The Carpenter From Montreal by George Fetherling

I love noir fiction (and film), so I was eager to read this book of criminal men with power, some in control, some out of control in the Prohibition Era of 1920-1933. On the back cover of The Carpenter from Montreal (2017, Linda Leith Publishing) it states to any curious reader that may pick up this novel: “In this cinematic and genre-bending novel, George Fetherling both honours the roots of serious noir fiction while also pushing its boundaries.” I’m not so sure about the “pushing the boundaries” part, but the “genre-bending” statement works for me.… Continue reading

Arrow’s Flight by Joel Scott

Joseph Conrad’s autobiographical short story Youth, we are introduced to Marlowe, who upon initially sighting the ship he is to join in his first commision wistfully states:

“There was a touch of romance in it, something that made me love the old thing – something that appealed to my youth!”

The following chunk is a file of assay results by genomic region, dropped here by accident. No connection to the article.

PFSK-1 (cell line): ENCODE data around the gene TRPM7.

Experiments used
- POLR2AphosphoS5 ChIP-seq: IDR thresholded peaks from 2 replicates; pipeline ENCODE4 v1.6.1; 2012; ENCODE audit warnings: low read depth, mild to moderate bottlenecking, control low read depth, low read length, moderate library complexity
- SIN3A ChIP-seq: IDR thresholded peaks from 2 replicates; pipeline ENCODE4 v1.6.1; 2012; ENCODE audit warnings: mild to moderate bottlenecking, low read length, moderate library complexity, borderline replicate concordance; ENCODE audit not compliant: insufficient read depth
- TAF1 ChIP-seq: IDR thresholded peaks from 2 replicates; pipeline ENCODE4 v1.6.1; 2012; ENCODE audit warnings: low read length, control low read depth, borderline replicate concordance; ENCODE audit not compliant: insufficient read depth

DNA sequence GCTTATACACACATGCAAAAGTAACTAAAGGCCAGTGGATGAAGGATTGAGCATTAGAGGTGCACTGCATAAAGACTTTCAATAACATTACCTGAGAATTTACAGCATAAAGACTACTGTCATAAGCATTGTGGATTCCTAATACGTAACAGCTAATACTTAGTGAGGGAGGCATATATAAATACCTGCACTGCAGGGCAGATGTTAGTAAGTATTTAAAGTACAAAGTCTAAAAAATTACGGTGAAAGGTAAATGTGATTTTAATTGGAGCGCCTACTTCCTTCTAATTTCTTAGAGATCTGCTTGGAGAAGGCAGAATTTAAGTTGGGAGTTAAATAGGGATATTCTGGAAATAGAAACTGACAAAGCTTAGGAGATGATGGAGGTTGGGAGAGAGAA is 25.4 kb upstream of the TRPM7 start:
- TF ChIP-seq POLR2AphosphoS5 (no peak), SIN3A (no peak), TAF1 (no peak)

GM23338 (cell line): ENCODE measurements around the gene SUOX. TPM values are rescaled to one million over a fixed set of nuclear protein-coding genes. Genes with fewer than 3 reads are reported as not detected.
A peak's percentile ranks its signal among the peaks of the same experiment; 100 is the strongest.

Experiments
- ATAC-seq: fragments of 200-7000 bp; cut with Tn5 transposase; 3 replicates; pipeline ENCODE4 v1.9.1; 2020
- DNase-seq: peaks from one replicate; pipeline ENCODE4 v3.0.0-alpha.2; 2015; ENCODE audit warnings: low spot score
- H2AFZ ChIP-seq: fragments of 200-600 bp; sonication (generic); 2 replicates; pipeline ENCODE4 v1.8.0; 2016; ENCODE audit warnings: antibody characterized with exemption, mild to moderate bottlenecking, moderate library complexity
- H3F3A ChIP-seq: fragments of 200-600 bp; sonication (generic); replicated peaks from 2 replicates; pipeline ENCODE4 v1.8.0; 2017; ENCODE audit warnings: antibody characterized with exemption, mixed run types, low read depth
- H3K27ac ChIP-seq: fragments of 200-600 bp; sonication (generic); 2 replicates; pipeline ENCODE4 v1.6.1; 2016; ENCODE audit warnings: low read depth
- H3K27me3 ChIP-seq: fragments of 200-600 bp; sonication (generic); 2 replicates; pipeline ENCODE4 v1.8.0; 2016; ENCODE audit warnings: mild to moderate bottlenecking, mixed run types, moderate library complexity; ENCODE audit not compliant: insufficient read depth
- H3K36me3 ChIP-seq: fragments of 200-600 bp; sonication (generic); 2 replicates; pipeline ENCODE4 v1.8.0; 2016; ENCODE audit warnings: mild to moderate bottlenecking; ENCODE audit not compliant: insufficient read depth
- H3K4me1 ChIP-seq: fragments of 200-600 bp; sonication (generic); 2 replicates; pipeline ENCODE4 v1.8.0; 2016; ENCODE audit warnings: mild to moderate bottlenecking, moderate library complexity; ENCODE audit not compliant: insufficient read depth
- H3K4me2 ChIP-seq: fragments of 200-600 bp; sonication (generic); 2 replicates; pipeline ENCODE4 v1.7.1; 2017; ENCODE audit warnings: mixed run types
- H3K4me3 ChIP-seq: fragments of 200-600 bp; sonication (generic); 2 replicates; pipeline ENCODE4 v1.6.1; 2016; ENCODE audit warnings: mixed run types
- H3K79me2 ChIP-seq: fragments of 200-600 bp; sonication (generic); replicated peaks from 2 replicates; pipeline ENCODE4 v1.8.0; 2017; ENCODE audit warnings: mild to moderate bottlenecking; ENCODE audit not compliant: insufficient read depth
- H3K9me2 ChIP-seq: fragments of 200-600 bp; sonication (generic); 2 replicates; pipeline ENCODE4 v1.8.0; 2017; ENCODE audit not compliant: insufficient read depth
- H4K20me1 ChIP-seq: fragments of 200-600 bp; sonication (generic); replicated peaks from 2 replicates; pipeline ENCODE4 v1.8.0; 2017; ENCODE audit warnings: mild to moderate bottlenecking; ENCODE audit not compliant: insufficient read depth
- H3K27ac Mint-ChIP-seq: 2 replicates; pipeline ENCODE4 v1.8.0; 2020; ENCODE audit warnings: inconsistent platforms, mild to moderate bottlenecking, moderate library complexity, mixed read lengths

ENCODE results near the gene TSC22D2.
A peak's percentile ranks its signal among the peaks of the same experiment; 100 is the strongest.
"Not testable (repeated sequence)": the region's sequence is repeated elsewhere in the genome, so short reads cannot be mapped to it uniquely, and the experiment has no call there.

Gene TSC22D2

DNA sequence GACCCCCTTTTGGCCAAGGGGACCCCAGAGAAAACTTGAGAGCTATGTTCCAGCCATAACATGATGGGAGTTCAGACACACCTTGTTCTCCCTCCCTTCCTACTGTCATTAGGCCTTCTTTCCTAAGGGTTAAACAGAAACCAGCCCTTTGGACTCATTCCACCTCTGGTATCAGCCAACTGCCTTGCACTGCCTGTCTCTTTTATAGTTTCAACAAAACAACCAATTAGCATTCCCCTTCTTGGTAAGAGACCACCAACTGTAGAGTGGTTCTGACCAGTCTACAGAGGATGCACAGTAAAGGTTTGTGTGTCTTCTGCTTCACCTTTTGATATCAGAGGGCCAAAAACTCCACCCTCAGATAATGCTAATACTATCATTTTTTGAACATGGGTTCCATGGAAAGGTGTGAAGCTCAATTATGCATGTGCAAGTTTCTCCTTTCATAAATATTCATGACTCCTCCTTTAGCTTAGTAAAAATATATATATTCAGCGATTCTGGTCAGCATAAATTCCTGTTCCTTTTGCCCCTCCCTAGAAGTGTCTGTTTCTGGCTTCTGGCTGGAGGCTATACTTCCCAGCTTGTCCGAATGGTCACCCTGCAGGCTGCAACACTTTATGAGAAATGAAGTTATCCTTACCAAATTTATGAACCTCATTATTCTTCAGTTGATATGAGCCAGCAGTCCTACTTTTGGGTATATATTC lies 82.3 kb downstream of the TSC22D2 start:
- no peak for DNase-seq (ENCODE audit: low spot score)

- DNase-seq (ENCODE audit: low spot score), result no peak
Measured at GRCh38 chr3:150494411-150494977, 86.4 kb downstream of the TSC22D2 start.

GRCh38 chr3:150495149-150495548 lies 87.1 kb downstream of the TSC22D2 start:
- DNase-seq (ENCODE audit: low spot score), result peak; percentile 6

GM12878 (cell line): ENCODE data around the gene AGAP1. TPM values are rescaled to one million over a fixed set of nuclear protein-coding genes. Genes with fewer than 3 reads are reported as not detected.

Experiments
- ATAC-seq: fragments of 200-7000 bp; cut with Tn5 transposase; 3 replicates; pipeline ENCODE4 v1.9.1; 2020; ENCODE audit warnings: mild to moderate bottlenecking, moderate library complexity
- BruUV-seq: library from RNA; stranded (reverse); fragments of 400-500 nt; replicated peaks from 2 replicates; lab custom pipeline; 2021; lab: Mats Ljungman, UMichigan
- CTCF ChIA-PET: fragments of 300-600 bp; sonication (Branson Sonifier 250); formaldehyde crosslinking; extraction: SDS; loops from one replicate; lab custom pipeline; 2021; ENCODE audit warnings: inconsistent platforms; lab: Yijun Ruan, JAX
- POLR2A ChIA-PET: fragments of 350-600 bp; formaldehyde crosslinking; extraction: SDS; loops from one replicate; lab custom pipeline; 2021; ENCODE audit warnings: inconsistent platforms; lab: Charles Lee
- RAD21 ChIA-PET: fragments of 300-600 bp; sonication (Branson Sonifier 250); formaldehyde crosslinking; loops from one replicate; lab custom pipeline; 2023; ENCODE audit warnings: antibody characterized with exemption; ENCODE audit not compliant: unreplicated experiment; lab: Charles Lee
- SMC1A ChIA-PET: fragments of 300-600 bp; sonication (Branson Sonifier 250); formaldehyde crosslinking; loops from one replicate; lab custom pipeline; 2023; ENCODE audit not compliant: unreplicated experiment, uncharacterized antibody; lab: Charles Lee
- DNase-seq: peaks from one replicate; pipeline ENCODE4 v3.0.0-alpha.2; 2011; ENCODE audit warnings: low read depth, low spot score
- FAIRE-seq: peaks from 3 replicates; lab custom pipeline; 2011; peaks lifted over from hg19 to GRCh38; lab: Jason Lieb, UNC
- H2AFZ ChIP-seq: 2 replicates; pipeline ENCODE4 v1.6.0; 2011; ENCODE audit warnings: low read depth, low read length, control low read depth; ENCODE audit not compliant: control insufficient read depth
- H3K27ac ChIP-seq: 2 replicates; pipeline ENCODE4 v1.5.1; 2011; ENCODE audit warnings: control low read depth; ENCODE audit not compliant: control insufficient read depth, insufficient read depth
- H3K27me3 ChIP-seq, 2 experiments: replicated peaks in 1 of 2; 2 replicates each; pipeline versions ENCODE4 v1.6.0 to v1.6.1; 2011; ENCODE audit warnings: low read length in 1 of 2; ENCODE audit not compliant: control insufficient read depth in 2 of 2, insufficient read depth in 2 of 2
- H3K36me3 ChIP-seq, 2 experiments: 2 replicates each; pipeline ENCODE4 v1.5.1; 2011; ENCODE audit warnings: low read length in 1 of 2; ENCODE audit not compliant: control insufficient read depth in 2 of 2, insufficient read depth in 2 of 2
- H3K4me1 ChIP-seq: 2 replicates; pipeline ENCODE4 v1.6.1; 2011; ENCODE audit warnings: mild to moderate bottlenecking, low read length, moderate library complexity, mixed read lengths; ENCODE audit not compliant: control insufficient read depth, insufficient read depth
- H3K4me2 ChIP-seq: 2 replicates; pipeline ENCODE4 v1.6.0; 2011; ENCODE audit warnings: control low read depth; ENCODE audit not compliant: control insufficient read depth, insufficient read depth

Similarly, when Arrow’s Flight protagonist Jared Kane sights the wooden ketch Arrow for the first time:

“She was laying into the sunset and seemed to float in a coppery sea of light, her tall amber masts suspended above her.… Continue reading

Death at the Harbourview Cafe by Fred Humber

Three deaths: one, a popular Chinese businessman, the second his adopted son, and the third a rookie RCMP constable in a popular cafe and store in the unassuming town of Botwood Newfoundland. If that doesn’t have the makings of a good mystery-thriller, then I don’t know what does.… Continue reading